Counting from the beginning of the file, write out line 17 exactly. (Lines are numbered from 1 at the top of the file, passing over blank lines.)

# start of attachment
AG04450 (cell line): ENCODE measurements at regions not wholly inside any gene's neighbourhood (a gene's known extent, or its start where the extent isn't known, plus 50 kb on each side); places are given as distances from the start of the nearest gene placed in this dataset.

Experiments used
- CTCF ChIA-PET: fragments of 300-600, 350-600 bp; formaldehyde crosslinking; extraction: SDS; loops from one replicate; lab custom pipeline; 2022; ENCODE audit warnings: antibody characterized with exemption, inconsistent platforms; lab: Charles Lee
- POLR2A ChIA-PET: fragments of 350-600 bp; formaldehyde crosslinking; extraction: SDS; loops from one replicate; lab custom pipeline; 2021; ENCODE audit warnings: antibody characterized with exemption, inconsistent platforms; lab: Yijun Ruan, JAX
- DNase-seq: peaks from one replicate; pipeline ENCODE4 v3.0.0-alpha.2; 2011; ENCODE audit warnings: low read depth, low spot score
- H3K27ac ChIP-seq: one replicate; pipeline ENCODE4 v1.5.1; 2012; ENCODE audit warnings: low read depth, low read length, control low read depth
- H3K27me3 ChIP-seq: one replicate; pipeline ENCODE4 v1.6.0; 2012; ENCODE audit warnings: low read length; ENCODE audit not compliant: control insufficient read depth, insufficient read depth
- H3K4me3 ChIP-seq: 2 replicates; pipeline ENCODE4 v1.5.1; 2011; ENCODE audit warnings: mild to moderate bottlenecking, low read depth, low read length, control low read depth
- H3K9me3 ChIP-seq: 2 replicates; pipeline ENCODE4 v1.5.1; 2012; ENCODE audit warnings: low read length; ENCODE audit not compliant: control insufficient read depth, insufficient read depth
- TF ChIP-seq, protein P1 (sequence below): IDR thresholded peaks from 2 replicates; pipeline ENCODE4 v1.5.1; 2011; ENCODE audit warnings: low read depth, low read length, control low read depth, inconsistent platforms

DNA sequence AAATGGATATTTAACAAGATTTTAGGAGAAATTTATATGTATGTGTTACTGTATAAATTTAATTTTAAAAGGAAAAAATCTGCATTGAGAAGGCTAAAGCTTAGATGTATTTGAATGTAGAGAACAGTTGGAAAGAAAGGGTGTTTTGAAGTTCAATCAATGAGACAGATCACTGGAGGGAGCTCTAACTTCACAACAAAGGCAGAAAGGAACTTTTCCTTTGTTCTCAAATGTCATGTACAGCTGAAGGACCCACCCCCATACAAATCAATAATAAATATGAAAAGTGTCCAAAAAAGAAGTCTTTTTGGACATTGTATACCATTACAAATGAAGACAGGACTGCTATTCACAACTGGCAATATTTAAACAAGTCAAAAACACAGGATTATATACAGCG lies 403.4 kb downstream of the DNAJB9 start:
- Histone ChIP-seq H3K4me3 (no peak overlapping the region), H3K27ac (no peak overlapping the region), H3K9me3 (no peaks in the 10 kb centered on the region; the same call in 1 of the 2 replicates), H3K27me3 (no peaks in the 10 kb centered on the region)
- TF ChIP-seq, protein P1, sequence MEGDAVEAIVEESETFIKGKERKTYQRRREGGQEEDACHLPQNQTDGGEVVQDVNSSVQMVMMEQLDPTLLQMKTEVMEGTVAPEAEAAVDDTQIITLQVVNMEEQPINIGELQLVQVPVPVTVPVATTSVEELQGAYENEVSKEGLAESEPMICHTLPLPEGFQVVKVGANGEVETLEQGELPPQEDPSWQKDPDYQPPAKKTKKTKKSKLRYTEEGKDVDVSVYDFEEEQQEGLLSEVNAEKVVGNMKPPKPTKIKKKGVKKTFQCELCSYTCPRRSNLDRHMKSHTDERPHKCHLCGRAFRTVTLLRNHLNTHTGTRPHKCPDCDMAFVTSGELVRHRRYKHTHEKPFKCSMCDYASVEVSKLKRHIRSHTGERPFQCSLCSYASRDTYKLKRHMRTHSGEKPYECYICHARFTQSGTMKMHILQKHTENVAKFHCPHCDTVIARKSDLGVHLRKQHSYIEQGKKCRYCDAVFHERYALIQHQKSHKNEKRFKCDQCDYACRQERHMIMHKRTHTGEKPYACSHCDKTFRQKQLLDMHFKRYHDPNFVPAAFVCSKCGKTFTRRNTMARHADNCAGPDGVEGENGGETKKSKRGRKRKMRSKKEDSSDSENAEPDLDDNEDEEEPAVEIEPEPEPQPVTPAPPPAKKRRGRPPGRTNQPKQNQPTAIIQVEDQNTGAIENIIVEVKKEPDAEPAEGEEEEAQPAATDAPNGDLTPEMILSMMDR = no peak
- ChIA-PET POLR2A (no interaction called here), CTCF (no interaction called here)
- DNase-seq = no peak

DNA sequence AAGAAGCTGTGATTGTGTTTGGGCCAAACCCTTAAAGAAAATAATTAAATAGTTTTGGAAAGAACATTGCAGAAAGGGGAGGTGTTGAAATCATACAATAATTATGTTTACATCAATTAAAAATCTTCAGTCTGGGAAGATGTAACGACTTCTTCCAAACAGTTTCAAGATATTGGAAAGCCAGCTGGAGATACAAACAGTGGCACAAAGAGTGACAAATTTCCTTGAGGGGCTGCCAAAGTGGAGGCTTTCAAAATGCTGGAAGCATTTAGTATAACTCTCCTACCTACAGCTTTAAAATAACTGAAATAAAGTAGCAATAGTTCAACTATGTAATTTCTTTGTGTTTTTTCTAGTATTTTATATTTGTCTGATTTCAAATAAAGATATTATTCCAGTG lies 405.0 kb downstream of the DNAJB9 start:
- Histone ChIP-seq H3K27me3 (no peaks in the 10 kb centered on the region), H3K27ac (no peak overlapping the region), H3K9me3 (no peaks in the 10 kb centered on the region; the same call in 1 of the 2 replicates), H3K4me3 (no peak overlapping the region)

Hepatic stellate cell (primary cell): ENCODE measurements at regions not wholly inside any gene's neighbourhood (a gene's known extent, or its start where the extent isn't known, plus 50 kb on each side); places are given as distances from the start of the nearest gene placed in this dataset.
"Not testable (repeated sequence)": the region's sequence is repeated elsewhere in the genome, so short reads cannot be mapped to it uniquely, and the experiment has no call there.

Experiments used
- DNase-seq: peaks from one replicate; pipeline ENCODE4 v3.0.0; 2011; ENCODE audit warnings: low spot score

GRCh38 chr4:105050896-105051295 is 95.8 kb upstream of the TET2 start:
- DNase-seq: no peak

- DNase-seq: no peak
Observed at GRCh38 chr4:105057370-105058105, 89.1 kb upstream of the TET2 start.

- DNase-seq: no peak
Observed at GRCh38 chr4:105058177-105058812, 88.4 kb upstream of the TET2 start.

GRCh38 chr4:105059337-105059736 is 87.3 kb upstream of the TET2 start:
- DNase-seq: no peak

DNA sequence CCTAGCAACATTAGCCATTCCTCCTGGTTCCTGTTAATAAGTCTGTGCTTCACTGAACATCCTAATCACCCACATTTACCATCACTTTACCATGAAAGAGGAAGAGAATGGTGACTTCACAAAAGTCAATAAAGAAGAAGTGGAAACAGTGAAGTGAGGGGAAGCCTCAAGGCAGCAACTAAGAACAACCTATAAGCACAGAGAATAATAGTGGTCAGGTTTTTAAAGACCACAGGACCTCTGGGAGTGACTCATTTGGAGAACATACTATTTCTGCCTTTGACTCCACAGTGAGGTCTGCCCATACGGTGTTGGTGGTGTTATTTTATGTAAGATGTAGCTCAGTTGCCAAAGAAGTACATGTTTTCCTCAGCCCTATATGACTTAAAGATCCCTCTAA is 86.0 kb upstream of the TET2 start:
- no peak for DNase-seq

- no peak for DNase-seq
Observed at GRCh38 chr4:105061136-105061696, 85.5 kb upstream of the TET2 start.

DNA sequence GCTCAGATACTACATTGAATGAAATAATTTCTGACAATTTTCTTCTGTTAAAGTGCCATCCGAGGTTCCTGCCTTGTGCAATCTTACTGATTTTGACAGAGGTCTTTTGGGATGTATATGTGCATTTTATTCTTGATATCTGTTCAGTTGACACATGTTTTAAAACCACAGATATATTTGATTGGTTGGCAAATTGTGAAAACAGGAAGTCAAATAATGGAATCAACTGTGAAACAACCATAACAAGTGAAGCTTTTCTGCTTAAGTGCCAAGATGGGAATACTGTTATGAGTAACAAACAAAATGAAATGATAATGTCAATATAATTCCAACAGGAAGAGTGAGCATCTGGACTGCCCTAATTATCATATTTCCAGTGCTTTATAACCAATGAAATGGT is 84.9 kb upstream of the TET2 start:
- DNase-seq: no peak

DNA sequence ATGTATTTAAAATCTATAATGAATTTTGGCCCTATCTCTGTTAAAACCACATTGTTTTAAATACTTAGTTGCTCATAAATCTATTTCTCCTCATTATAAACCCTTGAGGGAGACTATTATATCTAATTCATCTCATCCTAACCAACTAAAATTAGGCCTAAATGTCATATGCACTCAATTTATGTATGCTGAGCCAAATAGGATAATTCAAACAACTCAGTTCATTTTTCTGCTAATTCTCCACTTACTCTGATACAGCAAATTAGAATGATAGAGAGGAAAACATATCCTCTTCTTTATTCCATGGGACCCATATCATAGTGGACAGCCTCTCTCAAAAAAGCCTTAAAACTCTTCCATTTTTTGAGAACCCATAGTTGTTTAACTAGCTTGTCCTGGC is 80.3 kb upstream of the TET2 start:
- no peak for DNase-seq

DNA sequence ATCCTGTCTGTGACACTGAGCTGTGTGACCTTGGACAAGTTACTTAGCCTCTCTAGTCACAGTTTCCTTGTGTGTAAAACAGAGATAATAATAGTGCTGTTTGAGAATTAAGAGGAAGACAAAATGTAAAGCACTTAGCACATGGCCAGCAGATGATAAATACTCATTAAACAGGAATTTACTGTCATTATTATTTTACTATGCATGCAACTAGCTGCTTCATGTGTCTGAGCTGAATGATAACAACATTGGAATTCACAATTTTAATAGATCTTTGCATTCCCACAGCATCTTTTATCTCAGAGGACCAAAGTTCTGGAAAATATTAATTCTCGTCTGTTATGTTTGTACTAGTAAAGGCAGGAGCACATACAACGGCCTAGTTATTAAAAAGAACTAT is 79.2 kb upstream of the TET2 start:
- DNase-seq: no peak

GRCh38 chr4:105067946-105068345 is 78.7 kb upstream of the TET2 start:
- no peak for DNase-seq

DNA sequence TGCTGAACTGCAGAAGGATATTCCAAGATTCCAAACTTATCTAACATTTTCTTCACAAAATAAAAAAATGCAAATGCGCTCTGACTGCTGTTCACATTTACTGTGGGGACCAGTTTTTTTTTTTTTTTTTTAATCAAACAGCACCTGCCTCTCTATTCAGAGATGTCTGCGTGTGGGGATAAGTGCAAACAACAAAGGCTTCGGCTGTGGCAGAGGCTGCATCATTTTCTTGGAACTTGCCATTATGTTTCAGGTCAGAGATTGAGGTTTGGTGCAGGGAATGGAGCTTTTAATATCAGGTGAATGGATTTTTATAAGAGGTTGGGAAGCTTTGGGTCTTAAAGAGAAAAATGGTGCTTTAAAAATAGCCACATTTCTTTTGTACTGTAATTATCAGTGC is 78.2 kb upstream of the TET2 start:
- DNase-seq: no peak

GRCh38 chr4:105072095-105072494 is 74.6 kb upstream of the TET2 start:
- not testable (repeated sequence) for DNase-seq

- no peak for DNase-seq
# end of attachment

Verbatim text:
- Histone ChIP-seq H3K27me3 (no peaks in the 10 kb centered on the region), H3K27ac (no peak overlapping the region), H3K9me3 (no peaks in the 10 kb centered on the region; the same call in 1 of the 2 replicates), H3K4me3 (no peak overlapping the region)